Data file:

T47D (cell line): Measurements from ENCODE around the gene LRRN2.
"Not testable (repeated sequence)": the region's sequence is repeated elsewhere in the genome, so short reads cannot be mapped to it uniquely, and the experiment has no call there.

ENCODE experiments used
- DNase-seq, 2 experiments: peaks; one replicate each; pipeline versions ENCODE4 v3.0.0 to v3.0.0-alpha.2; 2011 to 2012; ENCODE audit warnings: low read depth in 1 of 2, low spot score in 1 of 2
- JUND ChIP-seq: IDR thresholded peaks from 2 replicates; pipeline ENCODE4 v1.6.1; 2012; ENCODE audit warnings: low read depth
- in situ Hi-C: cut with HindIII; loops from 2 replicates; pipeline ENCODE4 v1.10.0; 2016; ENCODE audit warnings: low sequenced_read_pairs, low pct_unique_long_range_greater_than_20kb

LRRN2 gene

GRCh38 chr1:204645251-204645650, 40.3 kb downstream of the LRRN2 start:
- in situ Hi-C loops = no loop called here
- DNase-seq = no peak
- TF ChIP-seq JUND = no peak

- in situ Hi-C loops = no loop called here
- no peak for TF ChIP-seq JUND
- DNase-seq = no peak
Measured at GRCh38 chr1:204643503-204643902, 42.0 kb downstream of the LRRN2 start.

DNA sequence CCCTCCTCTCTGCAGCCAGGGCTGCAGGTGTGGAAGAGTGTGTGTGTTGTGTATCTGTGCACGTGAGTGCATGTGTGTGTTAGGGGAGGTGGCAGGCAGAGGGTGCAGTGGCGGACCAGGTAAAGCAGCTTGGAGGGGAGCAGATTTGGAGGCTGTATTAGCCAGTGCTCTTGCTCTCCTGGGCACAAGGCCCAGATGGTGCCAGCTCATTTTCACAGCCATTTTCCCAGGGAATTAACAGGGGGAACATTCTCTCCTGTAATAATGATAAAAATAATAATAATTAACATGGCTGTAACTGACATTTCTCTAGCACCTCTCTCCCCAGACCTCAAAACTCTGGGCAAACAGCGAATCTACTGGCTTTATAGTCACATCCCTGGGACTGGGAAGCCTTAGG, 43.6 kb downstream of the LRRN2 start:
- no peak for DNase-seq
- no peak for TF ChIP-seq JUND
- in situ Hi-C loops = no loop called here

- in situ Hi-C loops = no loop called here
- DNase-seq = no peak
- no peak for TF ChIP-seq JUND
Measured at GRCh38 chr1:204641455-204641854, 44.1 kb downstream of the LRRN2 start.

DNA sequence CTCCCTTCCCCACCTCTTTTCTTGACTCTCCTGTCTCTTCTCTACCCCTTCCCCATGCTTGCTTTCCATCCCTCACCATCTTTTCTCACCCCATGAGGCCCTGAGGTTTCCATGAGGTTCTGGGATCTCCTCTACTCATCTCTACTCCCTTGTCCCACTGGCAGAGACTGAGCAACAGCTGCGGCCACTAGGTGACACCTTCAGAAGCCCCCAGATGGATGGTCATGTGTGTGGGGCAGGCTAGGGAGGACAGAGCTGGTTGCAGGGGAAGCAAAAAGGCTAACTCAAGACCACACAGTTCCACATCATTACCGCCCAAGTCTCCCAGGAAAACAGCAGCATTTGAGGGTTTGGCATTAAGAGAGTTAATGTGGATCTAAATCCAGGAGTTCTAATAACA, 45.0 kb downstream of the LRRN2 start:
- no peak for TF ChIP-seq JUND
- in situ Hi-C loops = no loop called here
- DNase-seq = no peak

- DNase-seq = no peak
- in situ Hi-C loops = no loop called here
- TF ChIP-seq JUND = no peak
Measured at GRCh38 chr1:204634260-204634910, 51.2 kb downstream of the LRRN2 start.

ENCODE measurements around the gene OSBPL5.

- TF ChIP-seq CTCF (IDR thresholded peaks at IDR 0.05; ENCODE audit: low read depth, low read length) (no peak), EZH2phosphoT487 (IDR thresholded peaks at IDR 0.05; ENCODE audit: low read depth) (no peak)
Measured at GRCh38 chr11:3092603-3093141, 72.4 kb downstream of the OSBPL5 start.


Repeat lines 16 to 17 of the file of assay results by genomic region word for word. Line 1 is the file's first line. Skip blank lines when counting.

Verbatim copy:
DNA sequence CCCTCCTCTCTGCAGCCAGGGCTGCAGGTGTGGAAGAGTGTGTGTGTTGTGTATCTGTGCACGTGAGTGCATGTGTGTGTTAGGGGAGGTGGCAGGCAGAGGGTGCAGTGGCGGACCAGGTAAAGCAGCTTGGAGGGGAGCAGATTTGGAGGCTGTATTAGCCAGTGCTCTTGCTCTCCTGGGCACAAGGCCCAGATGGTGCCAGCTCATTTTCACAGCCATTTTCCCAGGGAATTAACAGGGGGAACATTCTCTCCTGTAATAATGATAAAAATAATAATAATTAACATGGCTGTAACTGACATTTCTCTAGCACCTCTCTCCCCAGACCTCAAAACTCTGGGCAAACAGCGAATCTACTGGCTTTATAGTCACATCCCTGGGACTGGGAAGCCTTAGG, 43.6 kb downstream of the LRRN2 start:
- no peak for DNase-seq